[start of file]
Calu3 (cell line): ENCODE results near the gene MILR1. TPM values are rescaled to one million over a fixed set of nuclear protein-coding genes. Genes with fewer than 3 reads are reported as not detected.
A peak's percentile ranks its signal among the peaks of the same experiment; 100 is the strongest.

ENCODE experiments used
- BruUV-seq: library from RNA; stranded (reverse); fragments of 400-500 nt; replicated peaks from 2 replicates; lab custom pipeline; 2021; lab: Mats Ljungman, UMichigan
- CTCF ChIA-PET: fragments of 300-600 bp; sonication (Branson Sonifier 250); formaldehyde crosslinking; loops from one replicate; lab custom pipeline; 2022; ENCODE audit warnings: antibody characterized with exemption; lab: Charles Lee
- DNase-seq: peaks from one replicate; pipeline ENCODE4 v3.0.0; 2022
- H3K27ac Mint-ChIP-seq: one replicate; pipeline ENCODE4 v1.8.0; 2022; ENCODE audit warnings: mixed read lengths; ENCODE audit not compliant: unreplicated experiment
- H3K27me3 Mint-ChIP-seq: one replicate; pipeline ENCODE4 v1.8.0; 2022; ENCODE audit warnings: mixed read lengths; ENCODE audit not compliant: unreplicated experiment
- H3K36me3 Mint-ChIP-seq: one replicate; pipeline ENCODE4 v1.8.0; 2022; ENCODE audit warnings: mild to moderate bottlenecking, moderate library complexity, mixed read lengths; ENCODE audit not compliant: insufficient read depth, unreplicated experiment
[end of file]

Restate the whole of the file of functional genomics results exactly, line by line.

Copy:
Calu3 (cell line): ENCODE results near the gene MILR1. TPM values are rescaled to one million over a fixed set of nuclear protein-coding genes. Genes with fewer than 3 reads are reported as not detected.
A peak's percentile ranks its signal among the peaks of the same experiment; 100 is the strongest.

ENCODE experiments used
- BruUV-seq: library from RNA; stranded (reverse); fragments of 400-500 nt; replicated peaks from 2 replicates; lab custom pipeline; 2021; lab: Mats Ljungman, UMichigan
- CTCF ChIA-PET: fragments of 300-600 bp; sonication (Branson Sonifier 250); formaldehyde crosslinking; loops from one replicate; lab custom pipeline; 2022; ENCODE audit warnings: antibody characterized with exemption; lab: Charles Lee
- DNase-seq: peaks from one replicate; pipeline ENCODE4 v3.0.0; 2022
- H3K27ac Mint-ChIP-seq: one replicate; pipeline ENCODE4 v1.8.0; 2022; ENCODE audit warnings: mixed read lengths; ENCODE audit not compliant: unreplicated experiment
- H3K27me3 Mint-ChIP-seq: one replicate; pipeline ENCODE4 v1.8.0; 2022; ENCODE audit warnings: mixed read lengths; ENCODE audit not compliant: unreplicated experiment
- H3K36me3 Mint-ChIP-seq: one replicate; pipeline ENCODE4 v1.8.0; 2022; ENCODE audit warnings: mild to moderate bottlenecking, moderate library complexity, mixed read lengths; ENCODE audit not compliant: insufficient read depth, unreplicated experiment